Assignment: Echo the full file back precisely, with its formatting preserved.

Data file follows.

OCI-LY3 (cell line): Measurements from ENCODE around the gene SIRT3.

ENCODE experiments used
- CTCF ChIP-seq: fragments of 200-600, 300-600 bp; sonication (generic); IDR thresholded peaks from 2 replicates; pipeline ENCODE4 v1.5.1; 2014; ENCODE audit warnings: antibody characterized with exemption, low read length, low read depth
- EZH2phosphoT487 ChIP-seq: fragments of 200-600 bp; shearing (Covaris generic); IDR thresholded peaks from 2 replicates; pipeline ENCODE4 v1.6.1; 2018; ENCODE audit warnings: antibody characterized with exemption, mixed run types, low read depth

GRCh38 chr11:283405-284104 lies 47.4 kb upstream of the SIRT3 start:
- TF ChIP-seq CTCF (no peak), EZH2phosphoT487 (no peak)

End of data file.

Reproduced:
OCI-LY3 (cell line): Measurements from ENCODE around the gene SIRT3.

ENCODE experiments used
- CTCF ChIP-seq: fragments of 200-600, 300-600 bp; sonication (generic); IDR thresholded peaks from 2 replicates; pipeline ENCODE4 v1.5.1; 2014; ENCODE audit warnings: antibody characterized with exemption, low read length, low read depth
- EZH2phosphoT487 ChIP-seq: fragments of 200-600 bp; shearing (Covaris generic); IDR thresholded peaks from 2 replicates; pipeline ENCODE4 v1.6.1; 2018; ENCODE audit warnings: antibody characterized with exemption, mixed run types, low read depth

GRCh38 chr11:283405-284104 lies 47.4 kb upstream of the SIRT3 start:
- TF ChIP-seq CTCF (no peak), EZH2phosphoT487 (no peak)